And the interviewer said, "Why is it wrapped in gold foil?" And I hadn't the faintest idea. I just sat there. Of course, now I'd say, "Jim, I don't know, I'm going to find out, but it isn't interesting' I mumbled something about atmospheric corrosion, of course there is no atmosphere on the moon.

Dr. Biology: Trying to make it out doesn't work at all, it's better to say it when you don't know something, correct?

Pauline: Absolutely yes, it's just too embarrassing to put your muddle on either live radio or put it on a podcast and it's going to be there indefinitely, no I'd like to get my facts right.

Dr. Biology: The way this has been laying out is just beautiful, it's a nice story, it will help someone starting out in their interviewing process.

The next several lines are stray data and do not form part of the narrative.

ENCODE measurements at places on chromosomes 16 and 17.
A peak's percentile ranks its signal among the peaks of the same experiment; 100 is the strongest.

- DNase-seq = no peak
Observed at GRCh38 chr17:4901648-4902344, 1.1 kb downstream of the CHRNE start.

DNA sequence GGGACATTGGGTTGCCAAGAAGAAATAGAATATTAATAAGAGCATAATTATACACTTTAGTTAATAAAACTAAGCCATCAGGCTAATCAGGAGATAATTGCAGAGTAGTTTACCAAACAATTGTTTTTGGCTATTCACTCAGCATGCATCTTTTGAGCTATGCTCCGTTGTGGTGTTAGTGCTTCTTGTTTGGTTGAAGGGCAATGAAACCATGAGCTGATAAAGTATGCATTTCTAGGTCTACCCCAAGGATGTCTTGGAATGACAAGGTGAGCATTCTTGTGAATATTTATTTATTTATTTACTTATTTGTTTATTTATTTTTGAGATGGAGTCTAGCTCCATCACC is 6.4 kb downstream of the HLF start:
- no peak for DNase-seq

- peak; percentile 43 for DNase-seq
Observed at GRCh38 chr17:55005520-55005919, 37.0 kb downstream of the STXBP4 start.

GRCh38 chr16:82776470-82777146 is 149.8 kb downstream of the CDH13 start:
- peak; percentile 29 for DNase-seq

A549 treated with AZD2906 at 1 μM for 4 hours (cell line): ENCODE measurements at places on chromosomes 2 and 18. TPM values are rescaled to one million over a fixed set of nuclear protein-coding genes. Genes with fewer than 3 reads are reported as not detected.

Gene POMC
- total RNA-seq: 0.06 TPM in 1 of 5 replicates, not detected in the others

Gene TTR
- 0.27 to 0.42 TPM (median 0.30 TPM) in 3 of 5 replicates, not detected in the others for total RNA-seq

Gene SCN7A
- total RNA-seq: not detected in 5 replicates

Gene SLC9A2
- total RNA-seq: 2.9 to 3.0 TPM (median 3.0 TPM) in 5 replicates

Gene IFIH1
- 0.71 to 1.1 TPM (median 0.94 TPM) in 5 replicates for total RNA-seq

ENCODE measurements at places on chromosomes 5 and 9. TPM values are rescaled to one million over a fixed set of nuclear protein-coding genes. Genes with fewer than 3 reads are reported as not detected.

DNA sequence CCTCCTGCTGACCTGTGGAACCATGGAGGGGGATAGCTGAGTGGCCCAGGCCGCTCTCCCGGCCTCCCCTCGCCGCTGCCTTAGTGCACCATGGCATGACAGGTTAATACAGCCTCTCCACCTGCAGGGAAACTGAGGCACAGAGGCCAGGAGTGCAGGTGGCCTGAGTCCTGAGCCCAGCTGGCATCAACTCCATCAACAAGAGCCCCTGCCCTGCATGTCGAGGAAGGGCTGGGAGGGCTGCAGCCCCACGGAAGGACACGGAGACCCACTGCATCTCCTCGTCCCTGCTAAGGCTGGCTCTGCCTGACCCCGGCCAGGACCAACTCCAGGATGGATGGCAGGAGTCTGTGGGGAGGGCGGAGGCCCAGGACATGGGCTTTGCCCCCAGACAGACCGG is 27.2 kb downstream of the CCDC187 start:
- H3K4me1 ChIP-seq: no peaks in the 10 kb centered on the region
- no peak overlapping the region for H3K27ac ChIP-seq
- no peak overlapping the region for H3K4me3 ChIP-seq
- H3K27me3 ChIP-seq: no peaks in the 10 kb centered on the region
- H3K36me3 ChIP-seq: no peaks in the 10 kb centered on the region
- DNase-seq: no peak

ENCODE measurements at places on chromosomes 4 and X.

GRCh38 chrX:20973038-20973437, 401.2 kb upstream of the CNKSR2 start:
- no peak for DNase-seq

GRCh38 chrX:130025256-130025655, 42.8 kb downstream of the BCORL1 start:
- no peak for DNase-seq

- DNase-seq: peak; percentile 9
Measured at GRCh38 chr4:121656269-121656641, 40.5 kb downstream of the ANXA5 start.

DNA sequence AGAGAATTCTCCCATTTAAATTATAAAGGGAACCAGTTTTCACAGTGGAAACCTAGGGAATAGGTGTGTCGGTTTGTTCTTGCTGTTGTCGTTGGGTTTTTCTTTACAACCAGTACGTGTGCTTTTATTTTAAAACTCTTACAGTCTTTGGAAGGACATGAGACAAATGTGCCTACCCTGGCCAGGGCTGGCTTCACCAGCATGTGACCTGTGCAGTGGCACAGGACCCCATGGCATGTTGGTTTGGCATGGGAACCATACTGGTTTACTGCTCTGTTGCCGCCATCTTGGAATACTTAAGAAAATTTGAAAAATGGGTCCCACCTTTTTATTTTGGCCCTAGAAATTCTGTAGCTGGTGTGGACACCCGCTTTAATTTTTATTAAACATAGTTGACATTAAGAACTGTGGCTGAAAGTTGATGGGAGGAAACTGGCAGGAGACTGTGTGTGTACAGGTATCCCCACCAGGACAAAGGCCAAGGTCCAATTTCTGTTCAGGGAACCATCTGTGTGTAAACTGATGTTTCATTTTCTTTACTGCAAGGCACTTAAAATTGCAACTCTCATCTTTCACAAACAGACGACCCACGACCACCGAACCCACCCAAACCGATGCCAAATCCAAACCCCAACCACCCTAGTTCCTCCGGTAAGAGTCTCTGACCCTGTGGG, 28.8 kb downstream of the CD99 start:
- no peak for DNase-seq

But again, to get back to your personality, even thought you've both done a very good job of it. There a couple of things that I'd like to mention, one of many is that Robyn is a very young looking person, we keep talking about how old he is and the word dinosaur has come out, but I have to tell you that if you go up on the website and go to 'The Science Show' You will see that he is not an old looking gentleman, he is definitely spry and he has that sparkle in the eye I think, that's what I saw right away.

Pauline: He's never been bored with science, he's always been so fascinated and wanting to really talk about the latest, the best, and who is achieving what. He hasn't lost any of the sense of magic about science, it's wonderful.